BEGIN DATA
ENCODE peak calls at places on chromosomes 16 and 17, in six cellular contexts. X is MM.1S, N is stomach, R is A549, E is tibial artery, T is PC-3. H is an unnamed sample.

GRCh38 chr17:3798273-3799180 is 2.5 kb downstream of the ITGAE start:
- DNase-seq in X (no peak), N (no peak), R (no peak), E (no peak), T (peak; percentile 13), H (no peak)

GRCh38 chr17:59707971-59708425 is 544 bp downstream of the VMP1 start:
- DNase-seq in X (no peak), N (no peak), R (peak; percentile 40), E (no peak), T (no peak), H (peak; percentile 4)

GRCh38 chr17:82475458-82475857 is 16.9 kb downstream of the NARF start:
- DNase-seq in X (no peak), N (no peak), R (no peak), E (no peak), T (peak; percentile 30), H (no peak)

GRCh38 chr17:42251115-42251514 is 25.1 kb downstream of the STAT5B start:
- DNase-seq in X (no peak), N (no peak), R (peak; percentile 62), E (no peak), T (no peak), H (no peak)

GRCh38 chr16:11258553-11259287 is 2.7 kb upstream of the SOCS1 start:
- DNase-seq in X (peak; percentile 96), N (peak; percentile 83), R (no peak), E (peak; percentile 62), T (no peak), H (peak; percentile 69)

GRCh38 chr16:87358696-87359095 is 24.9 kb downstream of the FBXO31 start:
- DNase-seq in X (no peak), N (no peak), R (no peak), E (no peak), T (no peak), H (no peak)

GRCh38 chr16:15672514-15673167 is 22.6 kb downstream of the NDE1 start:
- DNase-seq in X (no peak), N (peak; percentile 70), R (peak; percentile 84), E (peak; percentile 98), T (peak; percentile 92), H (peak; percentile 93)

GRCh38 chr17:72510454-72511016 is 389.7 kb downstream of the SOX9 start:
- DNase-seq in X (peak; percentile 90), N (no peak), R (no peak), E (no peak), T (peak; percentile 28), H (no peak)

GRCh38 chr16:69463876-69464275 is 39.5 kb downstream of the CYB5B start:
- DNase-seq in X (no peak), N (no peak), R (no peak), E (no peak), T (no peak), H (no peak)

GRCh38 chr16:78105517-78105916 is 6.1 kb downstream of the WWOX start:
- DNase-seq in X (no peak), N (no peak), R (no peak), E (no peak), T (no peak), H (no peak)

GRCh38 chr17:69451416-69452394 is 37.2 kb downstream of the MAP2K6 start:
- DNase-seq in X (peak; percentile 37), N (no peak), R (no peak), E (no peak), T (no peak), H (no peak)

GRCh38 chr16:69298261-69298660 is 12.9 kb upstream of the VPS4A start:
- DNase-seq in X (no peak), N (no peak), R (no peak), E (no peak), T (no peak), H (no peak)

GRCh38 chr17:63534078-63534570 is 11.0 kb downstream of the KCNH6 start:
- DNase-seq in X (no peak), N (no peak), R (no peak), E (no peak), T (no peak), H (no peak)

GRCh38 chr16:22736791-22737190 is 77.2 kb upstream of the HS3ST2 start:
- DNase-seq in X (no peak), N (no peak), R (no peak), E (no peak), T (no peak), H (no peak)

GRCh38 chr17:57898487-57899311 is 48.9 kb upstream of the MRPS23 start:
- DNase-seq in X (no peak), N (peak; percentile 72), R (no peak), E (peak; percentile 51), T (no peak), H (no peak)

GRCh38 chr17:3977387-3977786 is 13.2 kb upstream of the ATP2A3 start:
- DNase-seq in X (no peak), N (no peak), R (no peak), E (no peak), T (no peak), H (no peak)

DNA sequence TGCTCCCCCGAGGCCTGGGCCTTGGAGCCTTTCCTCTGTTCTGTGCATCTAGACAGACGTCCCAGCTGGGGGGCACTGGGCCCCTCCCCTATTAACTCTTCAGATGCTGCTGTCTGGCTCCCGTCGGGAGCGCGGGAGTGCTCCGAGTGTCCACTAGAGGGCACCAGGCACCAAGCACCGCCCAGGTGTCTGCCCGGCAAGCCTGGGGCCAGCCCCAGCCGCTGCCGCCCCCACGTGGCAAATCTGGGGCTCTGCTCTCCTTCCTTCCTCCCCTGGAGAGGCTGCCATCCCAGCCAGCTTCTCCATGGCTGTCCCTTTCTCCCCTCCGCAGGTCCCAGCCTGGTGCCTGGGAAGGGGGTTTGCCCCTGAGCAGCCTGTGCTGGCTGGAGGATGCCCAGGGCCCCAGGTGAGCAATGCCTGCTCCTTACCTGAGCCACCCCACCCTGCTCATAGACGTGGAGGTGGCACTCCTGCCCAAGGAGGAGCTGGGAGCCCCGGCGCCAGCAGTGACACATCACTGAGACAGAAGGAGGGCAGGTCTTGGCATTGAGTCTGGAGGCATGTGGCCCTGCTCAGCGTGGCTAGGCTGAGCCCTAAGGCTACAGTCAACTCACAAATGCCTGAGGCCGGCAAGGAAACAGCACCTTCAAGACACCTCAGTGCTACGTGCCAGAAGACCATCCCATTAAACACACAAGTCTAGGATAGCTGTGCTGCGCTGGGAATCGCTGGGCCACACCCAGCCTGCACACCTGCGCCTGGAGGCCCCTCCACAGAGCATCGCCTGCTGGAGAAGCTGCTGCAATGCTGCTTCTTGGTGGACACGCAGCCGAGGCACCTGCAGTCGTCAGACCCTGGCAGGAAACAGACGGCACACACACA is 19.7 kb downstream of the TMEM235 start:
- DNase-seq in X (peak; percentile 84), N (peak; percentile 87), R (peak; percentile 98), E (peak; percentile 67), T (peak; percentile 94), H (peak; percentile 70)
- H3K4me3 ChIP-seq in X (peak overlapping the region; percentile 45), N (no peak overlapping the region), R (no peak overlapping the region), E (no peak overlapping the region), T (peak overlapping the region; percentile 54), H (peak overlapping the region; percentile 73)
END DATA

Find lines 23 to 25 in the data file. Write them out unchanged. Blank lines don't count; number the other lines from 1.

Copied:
- DNase-seq in X (peak; percentile 37), N (no peak), R (no peak), E (no peak), T (no peak), H (no peak)

GRCh38 chr16:69298261-69298660 is 12.9 kb upstream of the VPS4A start:
- DNase-seq in X (no peak), N (no peak), R (no peak), E (no peak), T (no peak), H (no peak)